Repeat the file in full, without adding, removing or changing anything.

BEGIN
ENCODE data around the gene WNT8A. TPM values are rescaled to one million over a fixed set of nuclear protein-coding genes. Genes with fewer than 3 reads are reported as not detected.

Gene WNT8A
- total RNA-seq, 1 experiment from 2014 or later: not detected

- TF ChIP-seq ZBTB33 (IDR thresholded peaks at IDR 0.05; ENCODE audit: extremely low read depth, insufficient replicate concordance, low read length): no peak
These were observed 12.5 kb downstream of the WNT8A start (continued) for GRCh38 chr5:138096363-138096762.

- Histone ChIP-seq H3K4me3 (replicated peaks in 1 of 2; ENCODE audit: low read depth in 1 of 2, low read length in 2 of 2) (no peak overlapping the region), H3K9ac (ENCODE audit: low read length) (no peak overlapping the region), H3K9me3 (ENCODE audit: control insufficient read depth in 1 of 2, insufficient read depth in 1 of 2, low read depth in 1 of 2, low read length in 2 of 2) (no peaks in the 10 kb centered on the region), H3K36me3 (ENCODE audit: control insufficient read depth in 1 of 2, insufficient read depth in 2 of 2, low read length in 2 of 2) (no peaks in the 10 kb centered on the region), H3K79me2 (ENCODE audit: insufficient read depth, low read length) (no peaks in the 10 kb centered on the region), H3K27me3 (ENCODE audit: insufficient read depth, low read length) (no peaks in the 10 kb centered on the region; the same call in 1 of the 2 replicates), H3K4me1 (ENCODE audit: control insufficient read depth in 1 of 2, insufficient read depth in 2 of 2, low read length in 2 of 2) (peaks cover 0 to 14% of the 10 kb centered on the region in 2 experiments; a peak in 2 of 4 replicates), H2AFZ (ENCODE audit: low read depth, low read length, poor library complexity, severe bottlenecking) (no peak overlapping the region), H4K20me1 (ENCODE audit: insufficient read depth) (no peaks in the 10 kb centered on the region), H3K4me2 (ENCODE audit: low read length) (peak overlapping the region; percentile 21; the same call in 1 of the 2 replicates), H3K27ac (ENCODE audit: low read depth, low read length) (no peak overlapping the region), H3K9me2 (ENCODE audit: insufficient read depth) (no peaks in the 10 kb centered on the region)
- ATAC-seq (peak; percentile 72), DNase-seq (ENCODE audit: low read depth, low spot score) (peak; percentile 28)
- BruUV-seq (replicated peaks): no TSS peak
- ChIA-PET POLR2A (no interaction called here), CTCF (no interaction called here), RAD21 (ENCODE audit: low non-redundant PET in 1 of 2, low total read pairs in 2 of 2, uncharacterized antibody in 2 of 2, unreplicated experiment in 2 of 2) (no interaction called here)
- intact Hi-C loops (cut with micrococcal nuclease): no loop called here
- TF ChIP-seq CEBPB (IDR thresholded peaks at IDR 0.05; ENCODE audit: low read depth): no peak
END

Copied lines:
ENCODE data around the gene WNT8A. TPM values are rescaled to one million over a fixed set of nuclear protein-coding genes. Genes with fewer than 3 reads are reported as not detected.

Gene WNT8A
- total RNA-seq, 1 experiment from 2014 or later: not detected

- TF ChIP-seq ZBTB33 (IDR thresholded peaks at IDR 0.05; ENCODE audit: extremely low read depth, insufficient replicate concordance, low read length): no peak
These were observed 12.5 kb downstream of the WNT8A start (continued) for GRCh38 chr5:138096363-138096762.

- Histone ChIP-seq H3K4me3 (replicated peaks in 1 of 2; ENCODE audit: low read depth in 1 of 2, low read length in 2 of 2) (no peak overlapping the region), H3K9ac (ENCODE audit: low read length) (no peak overlapping the region), H3K9me3 (ENCODE audit: control insufficient read depth in 1 of 2, insufficient read depth in 1 of 2, low read depth in 1 of 2, low read length in 2 of 2) (no peaks in the 10 kb centered on the region), H3K36me3 (ENCODE audit: control insufficient read depth in 1 of 2, insufficient read depth in 2 of 2, low read length in 2 of 2) (no peaks in the 10 kb centered on the region), H3K79me2 (ENCODE audit: insufficient read depth, low read length) (no peaks in the 10 kb centered on the region), H3K27me3 (ENCODE audit: insufficient read depth, low read length) (no peaks in the 10 kb centered on the region; the same call in 1 of the 2 replicates), H3K4me1 (ENCODE audit: control insufficient read depth in 1 of 2, insufficient read depth in 2 of 2, low read length in 2 of 2) (peaks cover 0 to 14% of the 10 kb centered on the region in 2 experiments; a peak in 2 of 4 replicates), H2AFZ (ENCODE audit: low read depth, low read length, poor library complexity, severe bottlenecking) (no peak overlapping the region), H4K20me1 (ENCODE audit: insufficient read depth) (no peaks in the 10 kb centered on the region), H3K4me2 (ENCODE audit: low read length) (peak overlapping the region; percentile 21; the same call in 1 of the 2 replicates), H3K27ac (ENCODE audit: low read depth, low read length) (no peak overlapping the region), H3K9me2 (ENCODE audit: insufficient read depth) (no peaks in the 10 kb centered on the region)
- ATAC-seq (peak; percentile 72), DNase-seq (ENCODE audit: low read depth, low spot score) (peak; percentile 28)
- BruUV-seq (replicated peaks): no TSS peak
- ChIA-PET POLR2A (no interaction called here), CTCF (no interaction called here), RAD21 (ENCODE audit: low non-redundant PET in 1 of 2, low total read pairs in 2 of 2, uncharacterized antibody in 2 of 2, unreplicated experiment in 2 of 2) (no interaction called here)
- intact Hi-C loops (cut with micrococcal nuclease): no loop called here
- TF ChIP-seq CEBPB (IDR thresholded peaks at IDR 0.05; ENCODE audit: low read depth): no peak